By Scott Conlon, Managing Director, Mercury Associates
Ask any fleet manager about fleet standardization and they will tell you that it can reduce the complexity of managing a fleet operation in many different areas. The discussion will likely focus on improved technician proficiency, reduced on-hand parts inventories, and simplified purchasing—and having personally managed a transit bus garage, I know firsthand that these are all important benefits. What is equally important, though, is how much these benefits affect total cost of ownership (TCO), and what other efficiencies are gained. I recently had the opportunity to investigate that exact question.
Mercury Associates was recently hired to conduct a study of a large county fleet that—starting in the late 1990s—initiated a fleet standardization strategy for their light-duty vehicles. The strategy allowed the fleet division to designate a primary original equipment manufacturer (OEM) for new vehicle purchases in order to minimize the effects of a mixed fleet. The standardization strategy was authorized by the board of supervisors in successive five-year periods and was under review prior to an upcoming vote for renewal. Facing skepticism of this targeted procurement approach from newly elected board members, the fleet manager was asked to bring in a third party to document the pros and cons of continued standardization.
Capital Cost Savings from Standardization and Bulk Purchasing
Mercury Associates conducted a statistical analysis of vehicle records and found that the size of vehicle orders—and the brand of vehicles being purchased—were factors that could be leveraged to reduce acquisition costs. For this particular fleet, we found that as vehicle order sizes grew, the discounts grew exponentially. Additionally, dealerships representing the primary OEM were able to quote vehicles well below the median costs for each class.
Obviously, by providing a smaller set of dealerships more repeat business, the county was making it well worth those dealerships’ time and effort to provide them the lowest pricing possible in the interest of maintaining a positive customer impression.
Additionally, as dealerships representing the primary OEM grew accustomed to doing business with the county, they gained more competency at responding to requests for quotes. Not all dealerships have government sales teams, and as a result may not find it worth the hassle of responding to a request for quotes from a municipal and county government.
Operating Cost Savings for Technician Labor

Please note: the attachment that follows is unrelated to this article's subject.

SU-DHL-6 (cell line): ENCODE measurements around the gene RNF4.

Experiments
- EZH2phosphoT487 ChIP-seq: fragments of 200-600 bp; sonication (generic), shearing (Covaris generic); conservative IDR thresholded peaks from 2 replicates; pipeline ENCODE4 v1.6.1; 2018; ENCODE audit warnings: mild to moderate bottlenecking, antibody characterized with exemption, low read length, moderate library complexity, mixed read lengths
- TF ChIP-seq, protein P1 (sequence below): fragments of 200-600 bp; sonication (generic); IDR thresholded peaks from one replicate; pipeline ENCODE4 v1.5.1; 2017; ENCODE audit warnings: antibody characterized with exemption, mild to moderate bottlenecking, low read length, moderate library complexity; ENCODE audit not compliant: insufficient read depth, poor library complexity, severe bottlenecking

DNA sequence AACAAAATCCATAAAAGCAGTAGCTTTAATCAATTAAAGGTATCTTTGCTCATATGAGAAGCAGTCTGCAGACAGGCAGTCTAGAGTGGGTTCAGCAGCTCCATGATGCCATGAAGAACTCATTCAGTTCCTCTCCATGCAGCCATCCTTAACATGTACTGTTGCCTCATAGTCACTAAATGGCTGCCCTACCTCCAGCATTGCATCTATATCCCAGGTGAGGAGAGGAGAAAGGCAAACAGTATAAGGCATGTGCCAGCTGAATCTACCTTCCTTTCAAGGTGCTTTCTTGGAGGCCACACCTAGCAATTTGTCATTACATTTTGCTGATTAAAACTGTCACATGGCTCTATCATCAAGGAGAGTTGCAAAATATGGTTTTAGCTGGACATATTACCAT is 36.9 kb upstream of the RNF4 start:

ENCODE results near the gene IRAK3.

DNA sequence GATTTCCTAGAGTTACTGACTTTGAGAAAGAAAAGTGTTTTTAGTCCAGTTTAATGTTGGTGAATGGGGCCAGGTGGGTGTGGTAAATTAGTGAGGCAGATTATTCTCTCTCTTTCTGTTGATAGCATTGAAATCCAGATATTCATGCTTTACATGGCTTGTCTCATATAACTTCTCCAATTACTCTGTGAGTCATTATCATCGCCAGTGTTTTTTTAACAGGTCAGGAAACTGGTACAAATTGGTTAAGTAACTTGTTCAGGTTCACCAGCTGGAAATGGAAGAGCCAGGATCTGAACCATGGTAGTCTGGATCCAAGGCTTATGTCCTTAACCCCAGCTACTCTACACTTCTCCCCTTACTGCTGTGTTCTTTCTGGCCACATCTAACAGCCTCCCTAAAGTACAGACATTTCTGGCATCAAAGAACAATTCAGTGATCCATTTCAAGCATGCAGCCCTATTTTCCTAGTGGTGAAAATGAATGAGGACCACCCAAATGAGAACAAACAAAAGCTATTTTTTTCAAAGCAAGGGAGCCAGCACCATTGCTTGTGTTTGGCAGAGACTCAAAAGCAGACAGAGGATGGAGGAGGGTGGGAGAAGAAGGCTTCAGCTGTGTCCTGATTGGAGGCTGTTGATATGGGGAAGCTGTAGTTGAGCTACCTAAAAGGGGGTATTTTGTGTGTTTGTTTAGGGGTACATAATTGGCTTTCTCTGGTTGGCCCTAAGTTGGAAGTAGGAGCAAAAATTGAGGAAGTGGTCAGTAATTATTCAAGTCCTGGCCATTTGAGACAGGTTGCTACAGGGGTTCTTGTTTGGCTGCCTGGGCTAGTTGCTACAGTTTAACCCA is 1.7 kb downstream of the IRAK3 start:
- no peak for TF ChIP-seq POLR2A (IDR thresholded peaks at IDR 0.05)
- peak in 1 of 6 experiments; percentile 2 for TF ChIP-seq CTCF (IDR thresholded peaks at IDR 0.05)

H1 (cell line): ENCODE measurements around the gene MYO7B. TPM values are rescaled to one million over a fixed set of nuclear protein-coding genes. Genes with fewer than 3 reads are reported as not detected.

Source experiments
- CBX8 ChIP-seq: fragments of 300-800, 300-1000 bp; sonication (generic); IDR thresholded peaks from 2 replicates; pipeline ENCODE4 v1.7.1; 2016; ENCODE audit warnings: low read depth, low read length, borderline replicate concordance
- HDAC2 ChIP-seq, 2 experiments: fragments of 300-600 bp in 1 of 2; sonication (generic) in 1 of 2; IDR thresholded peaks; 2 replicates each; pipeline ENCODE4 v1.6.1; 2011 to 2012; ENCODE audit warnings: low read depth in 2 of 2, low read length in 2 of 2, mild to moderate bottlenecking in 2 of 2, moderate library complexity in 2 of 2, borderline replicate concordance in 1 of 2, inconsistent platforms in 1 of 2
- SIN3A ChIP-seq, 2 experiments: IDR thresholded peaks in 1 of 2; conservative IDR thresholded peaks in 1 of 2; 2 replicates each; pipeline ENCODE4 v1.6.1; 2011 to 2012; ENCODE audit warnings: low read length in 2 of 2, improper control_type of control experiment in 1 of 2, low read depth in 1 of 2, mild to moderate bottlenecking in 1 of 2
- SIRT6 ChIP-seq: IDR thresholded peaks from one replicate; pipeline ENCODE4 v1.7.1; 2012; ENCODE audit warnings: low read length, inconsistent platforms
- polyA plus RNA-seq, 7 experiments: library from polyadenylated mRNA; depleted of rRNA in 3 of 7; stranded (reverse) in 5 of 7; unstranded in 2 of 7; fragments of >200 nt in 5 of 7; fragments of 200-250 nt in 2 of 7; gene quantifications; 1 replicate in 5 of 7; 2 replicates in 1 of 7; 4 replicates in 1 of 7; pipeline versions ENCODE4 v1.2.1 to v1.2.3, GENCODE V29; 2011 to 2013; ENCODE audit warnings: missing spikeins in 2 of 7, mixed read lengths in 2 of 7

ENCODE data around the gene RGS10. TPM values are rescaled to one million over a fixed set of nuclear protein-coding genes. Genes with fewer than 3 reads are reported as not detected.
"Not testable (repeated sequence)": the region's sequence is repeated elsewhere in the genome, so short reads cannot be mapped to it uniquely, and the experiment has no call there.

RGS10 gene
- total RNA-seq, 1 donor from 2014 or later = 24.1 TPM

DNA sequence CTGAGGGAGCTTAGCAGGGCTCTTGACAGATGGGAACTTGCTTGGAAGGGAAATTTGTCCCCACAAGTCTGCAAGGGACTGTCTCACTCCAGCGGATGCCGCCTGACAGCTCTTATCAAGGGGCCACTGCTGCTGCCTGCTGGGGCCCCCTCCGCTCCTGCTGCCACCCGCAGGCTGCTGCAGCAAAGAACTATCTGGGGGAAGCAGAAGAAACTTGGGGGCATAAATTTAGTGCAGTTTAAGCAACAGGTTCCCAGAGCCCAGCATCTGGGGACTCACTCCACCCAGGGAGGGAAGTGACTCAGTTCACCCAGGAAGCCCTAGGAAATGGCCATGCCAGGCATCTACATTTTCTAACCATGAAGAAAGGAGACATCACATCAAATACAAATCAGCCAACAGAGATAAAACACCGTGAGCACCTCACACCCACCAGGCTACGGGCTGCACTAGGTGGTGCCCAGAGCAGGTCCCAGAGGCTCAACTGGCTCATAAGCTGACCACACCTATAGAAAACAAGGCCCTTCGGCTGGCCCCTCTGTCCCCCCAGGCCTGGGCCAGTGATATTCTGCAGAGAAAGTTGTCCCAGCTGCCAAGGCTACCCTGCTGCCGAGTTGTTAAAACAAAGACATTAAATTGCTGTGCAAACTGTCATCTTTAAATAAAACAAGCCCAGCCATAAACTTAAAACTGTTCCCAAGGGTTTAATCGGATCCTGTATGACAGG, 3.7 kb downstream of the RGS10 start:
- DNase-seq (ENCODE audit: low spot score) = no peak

One of the more surprising findings from our analysis was that—at least in the case of this particular fleet—there was no significant difference in cost per mile between vehicles from the primary OEM and those from other OEMs. A statistical analysis of cost per mile for the largest five classes of vehicles did not reveal that the vehicle manufacturer was predictive of maintenance and repair costs. My assumption going into this analysis—that technician familiarity with standardized vehicles from the primary OEM would translate into reduced maintenance costs—was not supported by the work order data. However, we did find other soft cost benefits, which I will highlight below.
Purchase/Acquisition Specification Development
In discussing standardization with the fleet asset manager, he revealed several key benefits. By only soliciting quotes from dealerships representing the primary OEM, specifications were much more easily written and received. Quotes contained much-valued simplicity, and vehicle outfitting packages and commissioning processes were much simpler to manage.
In-House Maintenance and Repair
While the maintenance and repair benefits of standardized vs. non-standardized vehicles were not evident in cost per mile, it did appear anecdotally: the fleet staff asserted that maintenance and repair processes for standardized vehicles were easier to manage. They further identified familiarity with the primary OEM vehicles and ability to have technicians trained using the OEM-provided learning management system as key drivers of shop productivity. Access to the online learning management system for the primary OEM, which was provided to all technicians, also unlocked access to manuals, wiring diagrams, technical specifications, and service bulletins. This was touted as one of the key benefits of the standardization program.
In-House Warranty and Recall Work
For this fleet operation, committing to the primary OEM enabled another large efficiency: the ability to perform in-house warranty and recall work. While this can have huge advantages, the savings weren’t reflected in cost per mile because, like most fleets, time spent transporting vehicles to and from dealerships might not be captured on work orders for a variety of reasons.
In many cases, the standardized vehicles could be repaired in-house, and in some cases, repairs could even be performed while customers waited. This was not a possibility on non-standardized vehicles, as the county lacked sufficient numbers of any one brand to pursue in-house warranty certification. This typically resulted in additional downtime and frustration for vehicles users, especially when compared to the enhanced service they have grown accustomed to for standardized vehicles.
The Big Picture
Going into this deep dive on standardization, my expectations were to find more savings in maintenance, but the capital cost savings and the other downtime-related benefits proved sufficient to carry the argument in favor of continued standardization.